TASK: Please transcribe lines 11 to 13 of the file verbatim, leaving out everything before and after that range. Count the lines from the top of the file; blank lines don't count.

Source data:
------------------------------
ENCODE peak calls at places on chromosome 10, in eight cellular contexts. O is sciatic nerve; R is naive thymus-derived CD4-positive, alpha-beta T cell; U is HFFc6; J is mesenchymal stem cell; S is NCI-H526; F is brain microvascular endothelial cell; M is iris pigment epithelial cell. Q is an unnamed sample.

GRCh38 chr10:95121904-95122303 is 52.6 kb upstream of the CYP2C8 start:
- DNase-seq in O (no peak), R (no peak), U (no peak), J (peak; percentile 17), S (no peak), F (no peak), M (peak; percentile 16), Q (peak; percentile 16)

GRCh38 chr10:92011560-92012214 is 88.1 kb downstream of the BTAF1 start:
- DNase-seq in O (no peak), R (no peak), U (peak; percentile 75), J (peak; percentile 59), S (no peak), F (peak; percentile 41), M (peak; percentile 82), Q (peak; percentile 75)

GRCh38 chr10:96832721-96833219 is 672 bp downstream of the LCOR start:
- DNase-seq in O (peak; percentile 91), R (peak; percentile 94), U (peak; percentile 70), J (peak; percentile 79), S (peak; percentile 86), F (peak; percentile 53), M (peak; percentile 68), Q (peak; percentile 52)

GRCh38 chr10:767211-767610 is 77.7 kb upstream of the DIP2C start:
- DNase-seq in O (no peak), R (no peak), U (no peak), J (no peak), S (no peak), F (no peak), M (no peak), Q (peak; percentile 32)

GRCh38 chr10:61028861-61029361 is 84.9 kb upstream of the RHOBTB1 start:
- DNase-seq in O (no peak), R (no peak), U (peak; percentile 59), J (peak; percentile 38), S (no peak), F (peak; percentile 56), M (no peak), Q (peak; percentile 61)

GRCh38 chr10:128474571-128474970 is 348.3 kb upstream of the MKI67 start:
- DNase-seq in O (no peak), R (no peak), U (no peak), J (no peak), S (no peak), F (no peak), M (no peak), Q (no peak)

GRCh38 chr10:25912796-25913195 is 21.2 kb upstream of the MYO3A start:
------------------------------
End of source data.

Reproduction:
- DNase-seq in O (no peak), R (no peak), U (peak; percentile 59), J (peak; percentile 38), S (no peak), F (peak; percentile 56), M (no peak), Q (peak; percentile 61)

GRCh38 chr10:128474571-128474970 is 348.3 kb upstream of the MKI67 start:
- DNase-seq in O (no peak), R (no peak), U (no peak), J (no peak), S (no peak), F (no peak), M (no peak), Q (no peak)